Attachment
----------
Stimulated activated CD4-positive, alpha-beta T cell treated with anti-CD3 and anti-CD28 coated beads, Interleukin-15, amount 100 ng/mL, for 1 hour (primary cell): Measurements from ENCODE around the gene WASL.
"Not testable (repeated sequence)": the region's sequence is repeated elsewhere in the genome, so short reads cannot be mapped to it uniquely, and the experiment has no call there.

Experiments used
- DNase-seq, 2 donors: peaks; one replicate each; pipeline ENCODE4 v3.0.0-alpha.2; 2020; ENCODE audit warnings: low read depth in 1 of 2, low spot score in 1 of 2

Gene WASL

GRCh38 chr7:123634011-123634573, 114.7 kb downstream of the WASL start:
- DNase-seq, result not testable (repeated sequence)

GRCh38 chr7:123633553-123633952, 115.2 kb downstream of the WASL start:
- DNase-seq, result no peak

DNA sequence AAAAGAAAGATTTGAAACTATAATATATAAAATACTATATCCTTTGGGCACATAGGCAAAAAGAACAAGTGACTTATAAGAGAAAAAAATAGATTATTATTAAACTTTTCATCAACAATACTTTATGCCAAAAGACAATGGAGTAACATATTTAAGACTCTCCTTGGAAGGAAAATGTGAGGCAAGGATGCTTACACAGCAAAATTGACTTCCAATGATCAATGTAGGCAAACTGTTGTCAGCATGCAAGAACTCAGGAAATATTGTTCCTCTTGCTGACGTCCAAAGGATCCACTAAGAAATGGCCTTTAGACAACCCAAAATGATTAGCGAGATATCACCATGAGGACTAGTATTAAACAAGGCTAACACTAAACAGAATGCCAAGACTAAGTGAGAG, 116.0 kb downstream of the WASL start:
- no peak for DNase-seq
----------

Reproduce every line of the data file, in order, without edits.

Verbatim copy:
Stimulated activated CD4-positive, alpha-beta T cell treated with anti-CD3 and anti-CD28 coated beads, Interleukin-15, amount 100 ng/mL, for 1 hour (primary cell): Measurements from ENCODE around the gene WASL.
"Not testable (repeated sequence)": the region's sequence is repeated elsewhere in the genome, so short reads cannot be mapped to it uniquely, and the experiment has no call there.

Experiments used
- DNase-seq, 2 donors: peaks; one replicate each; pipeline ENCODE4 v3.0.0-alpha.2; 2020; ENCODE audit warnings: low read depth in 1 of 2, low spot score in 1 of 2

Gene WASL

GRCh38 chr7:123634011-123634573, 114.7 kb downstream of the WASL start:
- DNase-seq, result not testable (repeated sequence)

GRCh38 chr7:123633553-123633952, 115.2 kb downstream of the WASL start:
- DNase-seq, result no peak

DNA sequence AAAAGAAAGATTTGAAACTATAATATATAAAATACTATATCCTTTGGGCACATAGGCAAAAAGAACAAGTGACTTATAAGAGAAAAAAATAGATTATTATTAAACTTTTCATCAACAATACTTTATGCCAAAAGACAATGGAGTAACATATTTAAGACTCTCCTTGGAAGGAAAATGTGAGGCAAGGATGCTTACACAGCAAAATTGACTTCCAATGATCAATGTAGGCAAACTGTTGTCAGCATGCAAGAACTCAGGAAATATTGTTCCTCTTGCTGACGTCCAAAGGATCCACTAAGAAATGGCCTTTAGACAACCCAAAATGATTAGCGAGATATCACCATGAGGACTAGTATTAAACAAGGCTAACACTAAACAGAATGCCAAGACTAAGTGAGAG, 116.0 kb downstream of the WASL start:
- no peak for DNase-seq